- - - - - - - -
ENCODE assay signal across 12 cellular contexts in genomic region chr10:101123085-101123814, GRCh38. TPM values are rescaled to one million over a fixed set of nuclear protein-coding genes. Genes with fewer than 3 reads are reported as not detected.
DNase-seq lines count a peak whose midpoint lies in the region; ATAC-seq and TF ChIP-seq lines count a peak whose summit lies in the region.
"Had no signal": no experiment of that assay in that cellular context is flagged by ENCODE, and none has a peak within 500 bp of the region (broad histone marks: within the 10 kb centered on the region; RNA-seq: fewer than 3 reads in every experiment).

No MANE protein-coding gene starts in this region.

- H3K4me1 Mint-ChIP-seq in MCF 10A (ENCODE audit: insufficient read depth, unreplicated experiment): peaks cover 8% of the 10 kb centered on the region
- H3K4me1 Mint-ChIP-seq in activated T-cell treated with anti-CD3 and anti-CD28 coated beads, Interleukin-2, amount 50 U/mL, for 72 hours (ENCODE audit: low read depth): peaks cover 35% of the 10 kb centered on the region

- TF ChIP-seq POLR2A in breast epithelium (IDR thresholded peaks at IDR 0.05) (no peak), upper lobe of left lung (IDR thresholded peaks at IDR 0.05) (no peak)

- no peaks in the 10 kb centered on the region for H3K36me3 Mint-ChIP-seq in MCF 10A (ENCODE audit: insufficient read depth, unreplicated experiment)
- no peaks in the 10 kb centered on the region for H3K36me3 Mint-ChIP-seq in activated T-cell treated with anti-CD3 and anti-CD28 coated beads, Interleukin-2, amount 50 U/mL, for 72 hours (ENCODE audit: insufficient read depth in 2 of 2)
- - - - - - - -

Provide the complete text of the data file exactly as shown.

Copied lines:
ENCODE assay signal across 12 cellular contexts in genomic region chr10:101123085-101123814, GRCh38. TPM values are rescaled to one million over a fixed set of nuclear protein-coding genes. Genes with fewer than 3 reads are reported as not detected.
DNase-seq lines count a peak whose midpoint lies in the region; ATAC-seq and TF ChIP-seq lines count a peak whose summit lies in the region.
"Had no signal": no experiment of that assay in that cellular context is flagged by ENCODE, and none has a peak within 500 bp of the region (broad histone marks: within the 10 kb centered on the region; RNA-seq: fewer than 3 reads in every experiment).

No MANE protein-coding gene starts in this region.

- H3K4me1 Mint-ChIP-seq in MCF 10A (ENCODE audit: insufficient read depth, unreplicated experiment): peaks cover 8% of the 10 kb centered on the region
- H3K4me1 Mint-ChIP-seq in activated T-cell treated with anti-CD3 and anti-CD28 coated beads, Interleukin-2, amount 50 U/mL, for 72 hours (ENCODE audit: low read depth): peaks cover 35% of the 10 kb centered on the region

- TF ChIP-seq POLR2A in breast epithelium (IDR thresholded peaks at IDR 0.05) (no peak), upper lobe of left lung (IDR thresholded peaks at IDR 0.05) (no peak)

- no peaks in the 10 kb centered on the region for H3K36me3 Mint-ChIP-seq in MCF 10A (ENCODE audit: insufficient read depth, unreplicated experiment)
- no peaks in the 10 kb centered on the region for H3K36me3 Mint-ChIP-seq in activated T-cell treated with anti-CD3 and anti-CD28 coated beads, Interleukin-2, amount 50 U/mL, for 72 hours (ENCODE audit: insufficient read depth in 2 of 2)